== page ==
1.) Vegans only care about animals and aren’t concerned with human suffering.
- It feels necessary to state the obvious: it is possible to care about more than one thing at a time. That being said, there are truly so many worthy causes in the world. It would be impossible for any one individual to be passionate about every worthy cause that there is. If someone cares a lot about veterans and volunteers their time or donates money to related charities, we don’t accuse them of not caring about kids with cancer because they don’t volunteer or donate to them. So why it’s so common place to do this exact thing against vegans (or just anyone who has a passion for animals) is beyond me.
- Every single day we can make a difference in some capacity. When someone chooses to be vegan, every meal is a difference. Every purchase of cruelty-free make up or fake fur/leather makes a difference. Alone they are miniscule, but together with other people making similar choices, change is made. There are certainly things that can be done (or not done) every day that can make a difference for people too (many of which still has to do with what purchases you make). But too often, there is very little an individual can do, especially when it’s something occurring elsewhere in the world. So when someone says they care about how people are hurting around the world and that that should take priority over animal rights, I must be honest. Caring in and of itself doesn’t accomplish anything. If you’re not actively doing something, whether it’s donating, volunteering, spreading awareness, protesting, or at least voting for politicians that align with these values, then you don’t have a leg to stand on when criticizing how someone else makes a small difference in the world.
2.) Vegans think they’re superior.
- For someone who was raised an omnivore and lived a good portion of their life that way, there would have to be some sort of catalyst for them to change their ways. It’s certainly easier not to be vegan than it is to be vegan, so most people wouldn’t do it just for kicks and giggles. For many of us, it’s exposure to slaughterhouse footage and learning about the ramifications of the animal agriculture industry. Not to mention how unnecessary it is. The common rebuttal I hear to this criticism is that people only become vegan because they don’t think they’re superior. They don’t think they’re so much more important than other animals that they have a right to needlessly end those creature’s lives. I think there’s a lot of truth to this. It can actually be a rather humbling experience.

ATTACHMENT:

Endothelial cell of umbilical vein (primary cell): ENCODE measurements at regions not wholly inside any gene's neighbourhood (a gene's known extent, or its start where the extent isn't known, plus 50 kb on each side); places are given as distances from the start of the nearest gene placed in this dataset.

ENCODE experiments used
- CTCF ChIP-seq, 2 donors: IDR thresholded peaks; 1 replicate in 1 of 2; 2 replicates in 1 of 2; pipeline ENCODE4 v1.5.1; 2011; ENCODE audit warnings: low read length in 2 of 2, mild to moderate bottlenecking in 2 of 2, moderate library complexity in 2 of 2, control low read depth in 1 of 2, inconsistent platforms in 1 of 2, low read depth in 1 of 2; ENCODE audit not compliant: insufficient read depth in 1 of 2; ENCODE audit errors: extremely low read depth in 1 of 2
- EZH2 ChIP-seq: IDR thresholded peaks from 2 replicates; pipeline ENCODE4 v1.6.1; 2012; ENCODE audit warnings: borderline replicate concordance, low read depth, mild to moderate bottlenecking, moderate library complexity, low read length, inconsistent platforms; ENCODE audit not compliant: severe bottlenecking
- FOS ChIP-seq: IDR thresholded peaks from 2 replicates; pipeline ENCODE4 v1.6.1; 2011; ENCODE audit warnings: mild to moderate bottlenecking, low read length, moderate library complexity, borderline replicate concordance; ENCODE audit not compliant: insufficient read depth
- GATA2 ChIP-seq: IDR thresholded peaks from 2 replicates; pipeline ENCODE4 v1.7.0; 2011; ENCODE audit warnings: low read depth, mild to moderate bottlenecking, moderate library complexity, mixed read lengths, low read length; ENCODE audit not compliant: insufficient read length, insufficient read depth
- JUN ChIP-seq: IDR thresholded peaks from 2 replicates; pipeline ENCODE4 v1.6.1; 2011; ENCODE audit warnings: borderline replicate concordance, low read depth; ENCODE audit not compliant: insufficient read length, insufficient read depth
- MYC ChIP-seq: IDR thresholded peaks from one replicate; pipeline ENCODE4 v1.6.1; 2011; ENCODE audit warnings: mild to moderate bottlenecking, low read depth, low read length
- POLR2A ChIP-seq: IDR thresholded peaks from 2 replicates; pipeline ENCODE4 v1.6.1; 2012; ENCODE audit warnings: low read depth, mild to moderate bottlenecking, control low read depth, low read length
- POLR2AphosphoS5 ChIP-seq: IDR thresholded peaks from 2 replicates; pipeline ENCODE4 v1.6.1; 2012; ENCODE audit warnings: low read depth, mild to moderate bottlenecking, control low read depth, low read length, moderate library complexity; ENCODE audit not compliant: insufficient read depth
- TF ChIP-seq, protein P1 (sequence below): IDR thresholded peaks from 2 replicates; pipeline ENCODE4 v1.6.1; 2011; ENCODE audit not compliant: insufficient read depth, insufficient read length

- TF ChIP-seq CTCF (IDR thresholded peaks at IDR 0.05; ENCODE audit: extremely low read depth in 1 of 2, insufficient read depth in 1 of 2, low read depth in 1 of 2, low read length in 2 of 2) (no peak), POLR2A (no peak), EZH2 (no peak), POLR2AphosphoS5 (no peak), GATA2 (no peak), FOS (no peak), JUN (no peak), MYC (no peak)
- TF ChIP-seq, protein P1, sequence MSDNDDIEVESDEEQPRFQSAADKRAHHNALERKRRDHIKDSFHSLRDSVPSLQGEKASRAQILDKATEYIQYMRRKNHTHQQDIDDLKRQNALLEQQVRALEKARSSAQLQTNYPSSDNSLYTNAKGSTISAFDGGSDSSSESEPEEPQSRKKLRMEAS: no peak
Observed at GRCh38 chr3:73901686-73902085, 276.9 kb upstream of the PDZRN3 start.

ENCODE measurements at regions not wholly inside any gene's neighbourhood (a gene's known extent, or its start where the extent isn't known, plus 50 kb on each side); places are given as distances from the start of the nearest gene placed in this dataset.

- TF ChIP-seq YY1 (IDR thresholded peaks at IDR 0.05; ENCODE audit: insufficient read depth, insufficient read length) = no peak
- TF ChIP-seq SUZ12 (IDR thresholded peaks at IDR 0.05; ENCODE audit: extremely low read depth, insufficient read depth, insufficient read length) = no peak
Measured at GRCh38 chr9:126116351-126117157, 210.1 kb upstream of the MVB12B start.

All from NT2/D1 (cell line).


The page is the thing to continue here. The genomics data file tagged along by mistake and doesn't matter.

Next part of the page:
- If I’m being honest, I think it’s true that vegans do often feel morally superior to non-vegans. I think we all feel that way to some degree, but that doesn’t mean it’s something we think about constantly. It’s easy to feel morally superior to a serial killer or someone who steals from a homeless person. People also find it really easy to rip apart poachers or someone who throws kittens into a dumpster. You likely feel like this behavior is immoral and therefore not doing these things would be morally superior. However, even if someone is making a morally superior decision in one regard does not mean they are a morally superior person. There are terrible people in the world who are vegan and wonderful people who are not. If someone is going to change their behavior because they view something they’ve done as unethical, it would be strange to not find it unethical when other people do it. Some people are so eager to not come across as arrogant (because that’s obviously the stereotype) that they’re practically apologetic for being vegan and I just don’t see that as good activism.
3.) Vegans are extremists.
- When someone pictures the stereotypical vegan, they probably envision someone throwing red paint on someone wearing fur or protesters screaming “MURDERER!” and threatening dairy farmers. I certainly can’t condone every action people have taken in the name of veganism, just as you’d be unable to defend every action taken for a cause you believe in. Protesters scream “MURDERER!” and threaten women trying to get an abortion at Planned Parenthood. This is the stereotype many have for Christians. Misandry is the stereotype many have of feminists. These factions may scream the loudest, but that doesn’t mean they aren’t a minority in the overall movement. Violent extremism spans across many subjects, but to paint it as representative of the majority is disingenuous. I don’t have a statistic to support this statement, but I’m willing to bet that on any given night, you’re more likely to find your typical vegan on their couch eating Oreos and watching Netflix than planning an assault on some unsuspecting meat eater.
I haven’t personally experienced any aggression from others for being vegan. Most of the people in my life are either supportive or indifferent. But I know there are a lot of people in the world who have a certain impression of how vegans are and hold a lot of disdain for them because of this perception. I know I don’t want to be grouped in with the people who perpetrate violence in the name of veganism or any other belief. However, I also don’t want to feel apologetic for things I haven’t done. I would like to encourage people to look at each other as individuals and to judge them on their character and not their label.